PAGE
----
Each aspect has a cost.  The system will split up the total amount of points into a value for each category.  It will then determine which aspects it can buy with those points, and pick one randomly.  It will then split the remaining points among that aspect's variables. 

The one exception I had to add to this system is if it has a lot of points to spend in  a category, but still randomly picks Standard.  At first I tried to make it spend the points on general variables like bullet speed and fire rate, but this could easily break the system if too man points ended up being spent in Standard.  What I ended up doing was making it so that if it tried to put more than 3 points into Standard, it would automatically upgrade it to the next aspect.  So if the system tries to spend 5 points in a Standard curve, it'll end up with a Wave curve.  Not the most elegant solution, but it will have to do for now.

Anyway, how about those ol' criteria I posted back in the first GunGen post

How well did this fit the requirements:

 - There must be significant emergent variety in the guns:  There is.  There are plenty of combinations of aspects, which is further expanded upon by the variables which can have a big impact on the gun.
 - The variation in the guns must be interesting and meaningful to gameplay:   Looks to be the case.  Plenty of interesting patterns come out of the different combinations, and guns will handle significantly differently.
 - The system must scale based on level.  The last king you fight needs to have a more powerful gun than the first king you fight:  Different amounts of points can go into the system to make stronger or weaker guns.
 - The guns must be more or less balanced within each level. This still needs some work.  Some combinations can make seriously under-powered and downright silly guns, even (or especially) at higher levels.  But this can be fixed within the system through balancing and tweaking.

Finally, here are some examples of cool guns that came out of the system:






On the other hand, here's an example of an incredibly stupid gun created by the system:

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« Reply #16 on: September 11, 2012, 02:51:59 PM »

I love the guns that it created, they have really cool effects.  I like the two in the first GIF, they are my favourite ones.  In the really stupid one, does it have a lot of recoil, or are you just moving backwords?  I think it would be cool if you didn't go flying back.

Looks very cool so far.
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Alec S.
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« Reply #17 on: September 11, 2012, 03:07:11 PM »

Thanks!  Yeah, part of that is the recoil which I still need to work on.  The other part was that the bullets were curving so much that they were moving slowly backwards.  I've fixed the problem, but I posted the gif anyway as I thought it was entertaining.
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« Reply #18 on: September 28, 2012, 02:51:50 PM »

Looks to be off to a great start. Loving the graphics and the gameplay idea/story! Screenshots look amazing, and the gun examples promising.

Though I will say this, the "stupid gun" example isn't being given a fair shake :3 I can already see a use for it, as an example. The bullets travel in the same direction the player is propelled, a bit of spread. It could easily be used to rocket past an enemy or boss as a dodge move, and the spread of the bullets would still get some hits in.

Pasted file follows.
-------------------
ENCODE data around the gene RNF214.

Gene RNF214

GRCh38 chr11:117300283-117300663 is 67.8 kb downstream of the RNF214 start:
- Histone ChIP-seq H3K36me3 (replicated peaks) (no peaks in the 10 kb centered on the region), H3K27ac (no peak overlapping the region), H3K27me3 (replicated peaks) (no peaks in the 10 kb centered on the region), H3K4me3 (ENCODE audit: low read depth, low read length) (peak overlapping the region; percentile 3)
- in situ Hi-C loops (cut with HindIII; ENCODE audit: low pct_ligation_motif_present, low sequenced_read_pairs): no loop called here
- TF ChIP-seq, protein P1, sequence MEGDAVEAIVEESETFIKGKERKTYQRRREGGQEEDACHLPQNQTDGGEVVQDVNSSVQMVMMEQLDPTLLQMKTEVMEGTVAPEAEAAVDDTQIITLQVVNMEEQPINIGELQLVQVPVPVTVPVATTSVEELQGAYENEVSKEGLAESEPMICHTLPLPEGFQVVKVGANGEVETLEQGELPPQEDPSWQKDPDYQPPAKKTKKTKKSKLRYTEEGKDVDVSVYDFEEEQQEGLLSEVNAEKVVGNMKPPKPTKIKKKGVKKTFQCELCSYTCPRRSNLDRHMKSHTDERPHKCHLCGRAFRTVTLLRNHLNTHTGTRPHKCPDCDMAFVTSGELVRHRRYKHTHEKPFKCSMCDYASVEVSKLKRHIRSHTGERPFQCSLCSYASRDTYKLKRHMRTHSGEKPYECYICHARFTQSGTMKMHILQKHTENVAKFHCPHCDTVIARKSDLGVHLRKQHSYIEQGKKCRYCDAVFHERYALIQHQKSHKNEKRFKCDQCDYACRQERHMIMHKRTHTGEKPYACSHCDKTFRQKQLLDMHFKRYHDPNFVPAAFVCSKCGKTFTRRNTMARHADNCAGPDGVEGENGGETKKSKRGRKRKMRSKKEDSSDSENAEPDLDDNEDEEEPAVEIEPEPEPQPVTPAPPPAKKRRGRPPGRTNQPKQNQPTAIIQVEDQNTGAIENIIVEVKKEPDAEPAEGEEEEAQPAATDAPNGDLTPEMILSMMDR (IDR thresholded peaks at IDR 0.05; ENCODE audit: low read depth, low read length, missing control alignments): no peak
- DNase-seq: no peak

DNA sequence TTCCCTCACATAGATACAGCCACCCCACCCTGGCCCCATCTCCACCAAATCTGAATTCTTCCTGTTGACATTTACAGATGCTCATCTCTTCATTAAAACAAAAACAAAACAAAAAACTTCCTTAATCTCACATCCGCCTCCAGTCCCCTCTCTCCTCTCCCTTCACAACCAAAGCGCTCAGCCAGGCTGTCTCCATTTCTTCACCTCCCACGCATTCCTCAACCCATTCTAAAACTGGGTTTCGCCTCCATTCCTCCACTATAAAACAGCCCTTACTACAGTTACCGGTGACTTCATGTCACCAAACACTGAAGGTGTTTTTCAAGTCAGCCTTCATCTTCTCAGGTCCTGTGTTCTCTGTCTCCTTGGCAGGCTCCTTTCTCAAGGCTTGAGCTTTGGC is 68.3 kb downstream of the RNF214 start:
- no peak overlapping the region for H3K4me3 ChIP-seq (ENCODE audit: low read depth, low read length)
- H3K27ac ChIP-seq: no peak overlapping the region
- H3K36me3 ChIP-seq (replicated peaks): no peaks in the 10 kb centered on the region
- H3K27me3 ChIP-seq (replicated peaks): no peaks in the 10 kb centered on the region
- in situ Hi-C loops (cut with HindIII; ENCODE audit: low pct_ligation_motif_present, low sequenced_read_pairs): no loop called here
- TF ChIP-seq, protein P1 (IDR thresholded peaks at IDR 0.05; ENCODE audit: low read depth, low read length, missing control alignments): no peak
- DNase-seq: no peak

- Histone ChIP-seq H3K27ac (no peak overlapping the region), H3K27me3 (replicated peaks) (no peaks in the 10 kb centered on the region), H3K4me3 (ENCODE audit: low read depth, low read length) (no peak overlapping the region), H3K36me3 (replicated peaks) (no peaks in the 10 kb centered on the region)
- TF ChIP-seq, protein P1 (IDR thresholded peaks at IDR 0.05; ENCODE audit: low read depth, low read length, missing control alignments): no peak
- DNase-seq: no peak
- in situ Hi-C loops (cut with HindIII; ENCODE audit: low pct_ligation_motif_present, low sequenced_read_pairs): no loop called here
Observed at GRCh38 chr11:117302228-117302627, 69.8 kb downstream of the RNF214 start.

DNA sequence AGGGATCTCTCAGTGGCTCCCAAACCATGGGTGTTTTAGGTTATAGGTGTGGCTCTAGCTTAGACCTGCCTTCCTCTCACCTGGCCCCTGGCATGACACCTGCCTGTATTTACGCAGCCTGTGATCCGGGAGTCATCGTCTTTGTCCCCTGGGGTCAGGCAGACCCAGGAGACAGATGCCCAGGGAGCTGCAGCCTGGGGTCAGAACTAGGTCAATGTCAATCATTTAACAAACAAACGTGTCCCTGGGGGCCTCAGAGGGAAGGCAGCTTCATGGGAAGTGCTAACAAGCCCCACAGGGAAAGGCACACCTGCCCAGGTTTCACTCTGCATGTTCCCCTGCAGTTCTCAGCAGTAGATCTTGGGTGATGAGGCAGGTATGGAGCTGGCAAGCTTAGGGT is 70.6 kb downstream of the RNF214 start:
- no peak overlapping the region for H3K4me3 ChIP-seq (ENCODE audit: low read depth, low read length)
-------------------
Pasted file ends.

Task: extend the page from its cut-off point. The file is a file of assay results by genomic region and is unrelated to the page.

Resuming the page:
With procedural generation, you could potentially spend all your time optimizing it, and never weed out all the "stupid" combinations (This is not to tell you to discontinue trying to do so though! :D). I think that it's up to us as the playerbase to learn how to use them to our advantage. I guess my point is, in the least and most non-offensive, hopefully constructive way possible, to say to try not to let any personal bias or preference have an effect on what types of guns the system creates. Sometimes the silly guns are the most fun, and one reason I like them is to get a good laugh out of them or still become skilled with them even if they are ridiculous. But! I can't speak for everyone, so that is just advice. Take or leave it at your pleasure :D

Although, as a thought; You could add a fallback to reduce the possibility of getting one of these types of weapons by adding in some sort of character npc with the role of gunsmith, maybe someone who knows about the artifacts and wants to assist the player in the overthrow of the kings. Kindof cliche, but hell. You could let the player have a set number of "resets" per gun, nothing gamebreaking that allows them to find "The perfect gun" but something that makes it up if they get something truly broken.

Just some thoughts, can't wait for a demo of some kind <3
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Alec S.
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« Reply #19 on: October 07, 2012, 02:36:11 AM »

Yeah, I'm all for allowing rather silly guns into the mix, that's one of the joys of procedural generation.  The only two considerations are that the guns also double as boss battles (to get each gun, you have to defeat the king that uses the gun) plus the element of scarcity, I don't want the player to feel ripped off by one of the guns being massively under-powered.  The main problem with the "stupid gun" wasn't so much the knockback (although that was probably the most comical part of it), but the fact that the bullets moved slowly backwards.  The knockback had some issues of it's own, aside from sometimes being very high, as at the time the spread of the bullets added more to knockback than anything else.

But, anyway, the point is I want to balance having a system that creates many surprising weapons, but also craft in limitations in certain areas to make sure none are extra terrible or break the game in some way (some of the early guns would essentially create a swarm of bullets that flew around the screen and never left or moved far from their origin.  Spawn enough of those and the game seriously lags)